Foodservice by Design

Team members from PROFITALITY discuss how industrial engineering can be applied to the foodservice industry.

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More Customer Options Mean More Design Implications

Thanks to COVID-19 and customers’ cravings for convenience, operators now receive orders from a variety of means, and the way they fulfill these orders is more diverse than ever. And both the way operators receive orders and the way they fulfill these orders will continue to impact back- and front- of-the-house restaurant design.

Ignacio GorisIgnacio Goris, Labor GuruKey factors include who places the orders and where they place the order. The second factor centers on where the orders are delivered and who delivers or picks up the food. Within each factor exists a variety of variables that can impact the entire process – including layout and staffing levels – from start to finish.

The first design element to explore is order input and process. For this, I will use an example to show how the design and labor can change under various scenarios. A restaurant that generates $2 million in sales a year will do about $8,000 to $9,000 in sales on the location’s busy days. The busiest hour of that day should generate approximately $1,400 to $1,500 in revenues, which at $15 check average would be 93 to 100 checks.

Let’s use the following assumption for processing times:

Ignacio Goris chart 1

Following that logic, if 100% of the restaurant’s guests go to the front counter to order and pay, then 100 transactions at 2 minutes each is 200 minutes of time. That means that 4 registers will be necessary to satisfy that demand (200/60 = 3.33).

By splitting the order mode into three types – front counter, drive-thru and kiosk – and creating a few “what if scenarios,” the graph below shows the impact on the various ordering modes. For example, the number of registers could range from four to one and the number of kiosks needed could be anywhere from zero to three. Those are huge variations that impact the customer flow, equipment design and guest spacing in significant ways.

Ignacio blog chart 2b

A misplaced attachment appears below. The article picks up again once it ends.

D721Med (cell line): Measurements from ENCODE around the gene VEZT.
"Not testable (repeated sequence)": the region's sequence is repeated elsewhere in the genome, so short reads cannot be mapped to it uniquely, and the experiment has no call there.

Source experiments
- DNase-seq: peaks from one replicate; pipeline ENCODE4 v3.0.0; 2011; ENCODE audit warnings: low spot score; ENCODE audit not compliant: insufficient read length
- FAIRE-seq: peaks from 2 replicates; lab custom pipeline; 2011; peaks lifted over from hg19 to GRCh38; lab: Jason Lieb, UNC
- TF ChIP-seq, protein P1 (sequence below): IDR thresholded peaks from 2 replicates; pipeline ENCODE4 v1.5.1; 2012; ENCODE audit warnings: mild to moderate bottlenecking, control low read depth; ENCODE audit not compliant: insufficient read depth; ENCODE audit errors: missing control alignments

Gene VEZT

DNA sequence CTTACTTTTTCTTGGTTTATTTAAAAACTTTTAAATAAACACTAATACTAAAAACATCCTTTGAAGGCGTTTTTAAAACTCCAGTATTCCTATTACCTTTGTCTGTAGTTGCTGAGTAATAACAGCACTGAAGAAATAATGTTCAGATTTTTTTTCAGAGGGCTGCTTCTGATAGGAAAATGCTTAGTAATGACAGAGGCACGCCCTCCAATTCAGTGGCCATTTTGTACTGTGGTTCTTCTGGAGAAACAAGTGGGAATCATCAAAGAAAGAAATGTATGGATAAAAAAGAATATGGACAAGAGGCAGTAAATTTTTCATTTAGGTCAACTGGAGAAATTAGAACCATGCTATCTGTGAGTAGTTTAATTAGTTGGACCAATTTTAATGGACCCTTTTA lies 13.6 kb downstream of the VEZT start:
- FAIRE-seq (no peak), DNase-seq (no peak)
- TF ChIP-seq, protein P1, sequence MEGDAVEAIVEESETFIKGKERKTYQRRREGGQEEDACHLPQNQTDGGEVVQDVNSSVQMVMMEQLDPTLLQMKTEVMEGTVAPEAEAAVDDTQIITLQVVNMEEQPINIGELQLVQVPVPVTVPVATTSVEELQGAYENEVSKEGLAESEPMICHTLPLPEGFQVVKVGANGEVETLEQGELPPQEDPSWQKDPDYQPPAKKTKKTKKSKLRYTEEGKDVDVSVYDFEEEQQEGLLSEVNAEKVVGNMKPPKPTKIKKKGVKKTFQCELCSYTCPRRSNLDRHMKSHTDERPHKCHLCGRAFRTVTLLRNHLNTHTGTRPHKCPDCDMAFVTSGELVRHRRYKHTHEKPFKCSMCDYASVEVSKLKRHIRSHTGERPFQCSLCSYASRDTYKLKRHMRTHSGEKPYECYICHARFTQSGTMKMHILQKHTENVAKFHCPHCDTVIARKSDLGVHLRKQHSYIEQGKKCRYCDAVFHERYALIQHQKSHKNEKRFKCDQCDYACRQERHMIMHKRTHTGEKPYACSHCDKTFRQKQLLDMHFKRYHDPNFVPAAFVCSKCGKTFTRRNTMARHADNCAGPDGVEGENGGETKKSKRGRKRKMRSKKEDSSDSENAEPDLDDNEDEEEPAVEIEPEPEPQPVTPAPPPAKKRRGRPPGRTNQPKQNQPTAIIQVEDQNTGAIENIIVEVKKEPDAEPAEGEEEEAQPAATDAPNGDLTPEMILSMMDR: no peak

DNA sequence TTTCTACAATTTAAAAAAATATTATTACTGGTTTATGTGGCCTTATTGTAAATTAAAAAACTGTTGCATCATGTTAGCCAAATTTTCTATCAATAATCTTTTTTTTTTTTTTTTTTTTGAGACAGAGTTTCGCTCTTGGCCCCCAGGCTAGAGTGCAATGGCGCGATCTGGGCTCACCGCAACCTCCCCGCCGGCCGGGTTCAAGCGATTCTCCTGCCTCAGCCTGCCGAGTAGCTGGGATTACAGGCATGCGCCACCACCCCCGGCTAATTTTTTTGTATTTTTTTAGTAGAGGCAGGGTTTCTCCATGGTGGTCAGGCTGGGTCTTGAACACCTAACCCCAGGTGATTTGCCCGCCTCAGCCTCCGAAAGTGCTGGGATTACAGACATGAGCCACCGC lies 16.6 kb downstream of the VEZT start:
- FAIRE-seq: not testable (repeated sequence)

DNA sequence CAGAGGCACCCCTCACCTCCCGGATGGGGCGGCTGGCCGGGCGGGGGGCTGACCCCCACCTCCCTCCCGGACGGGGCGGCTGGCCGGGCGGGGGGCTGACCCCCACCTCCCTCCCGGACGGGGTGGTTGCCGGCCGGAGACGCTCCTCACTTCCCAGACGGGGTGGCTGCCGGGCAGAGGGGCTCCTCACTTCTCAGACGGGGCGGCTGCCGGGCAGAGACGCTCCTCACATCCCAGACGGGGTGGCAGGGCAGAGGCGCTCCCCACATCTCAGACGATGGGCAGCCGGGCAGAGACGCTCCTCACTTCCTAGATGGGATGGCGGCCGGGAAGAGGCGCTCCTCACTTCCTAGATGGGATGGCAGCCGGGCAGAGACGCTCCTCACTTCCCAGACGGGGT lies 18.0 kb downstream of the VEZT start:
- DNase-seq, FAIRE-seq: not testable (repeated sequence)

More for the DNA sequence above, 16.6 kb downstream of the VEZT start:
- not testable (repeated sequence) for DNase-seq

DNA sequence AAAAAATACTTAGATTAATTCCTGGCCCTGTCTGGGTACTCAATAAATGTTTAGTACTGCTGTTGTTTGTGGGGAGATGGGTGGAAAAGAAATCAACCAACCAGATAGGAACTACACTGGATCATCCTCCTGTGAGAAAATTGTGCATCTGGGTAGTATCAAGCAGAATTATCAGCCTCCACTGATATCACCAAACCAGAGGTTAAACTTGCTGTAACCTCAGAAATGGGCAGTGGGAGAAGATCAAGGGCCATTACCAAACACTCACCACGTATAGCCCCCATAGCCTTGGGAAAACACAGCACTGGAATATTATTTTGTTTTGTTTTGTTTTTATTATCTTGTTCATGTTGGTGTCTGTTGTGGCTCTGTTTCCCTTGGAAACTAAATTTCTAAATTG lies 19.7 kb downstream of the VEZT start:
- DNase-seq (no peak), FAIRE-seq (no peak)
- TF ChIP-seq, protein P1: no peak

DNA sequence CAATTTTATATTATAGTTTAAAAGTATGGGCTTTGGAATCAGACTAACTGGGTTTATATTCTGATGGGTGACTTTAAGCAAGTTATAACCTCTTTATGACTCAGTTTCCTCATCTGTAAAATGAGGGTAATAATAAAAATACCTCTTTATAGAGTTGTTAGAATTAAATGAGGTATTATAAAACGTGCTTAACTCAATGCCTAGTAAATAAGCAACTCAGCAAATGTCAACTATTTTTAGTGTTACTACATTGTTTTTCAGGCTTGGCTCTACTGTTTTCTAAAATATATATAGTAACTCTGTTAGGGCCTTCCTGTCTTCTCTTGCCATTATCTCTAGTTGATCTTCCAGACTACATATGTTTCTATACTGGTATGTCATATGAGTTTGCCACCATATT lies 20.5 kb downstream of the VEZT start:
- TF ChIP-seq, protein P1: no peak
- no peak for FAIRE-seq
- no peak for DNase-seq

The most profoundly impacted elements are spaces and activities tied directly to transactions, such as tables needed in the seating area and space for guest ordering, paying and queueing.

While the design changes represent an important consideration, another aspect of the operation directly related to the infrastructure is the labor necessary to support changes in design. The labor model to support four registers and no kiosks is very different than one where the restaurant has only 1 register and 3 kiosks.

Other examples of restaurant design affected by shifts in how orders come in and are delivered to the guests are:

  • Number of phones/space for phone order takers in a high-delivery restaurant with the shift from phone ordering to online ordering
  • Number of drive-thru lanes and the balance of order taking points (and staff) when a restaurant goes from a typical 50-60% drive-thru to 100% drive-thru
  • Location and size of pickup shelves for online ordering, and the proper way to identify each item and each order for order accuracy
  • The production and packing of orders for guests who order on-premises and choose to eat on-site vs. guests that order online for takeout. Concepts with face-to-face ordering and in-line assembly processes now receive online orders that have a completely different information flow. And at certain volumes, these online orders require their own production lines and expediting stations to prevent major disruptions to the guests ordering on-premises.

Indeed, the big shift concepts have experienced in revenue centers and shifts in ordering mode require us to think about the design with new eyes and factual analytical way to understand what the new business needs are for our concepts to grow in the new normal.


This story is a follow-up to Ignacio Goris' previous article: More Revenue Options Require More Planning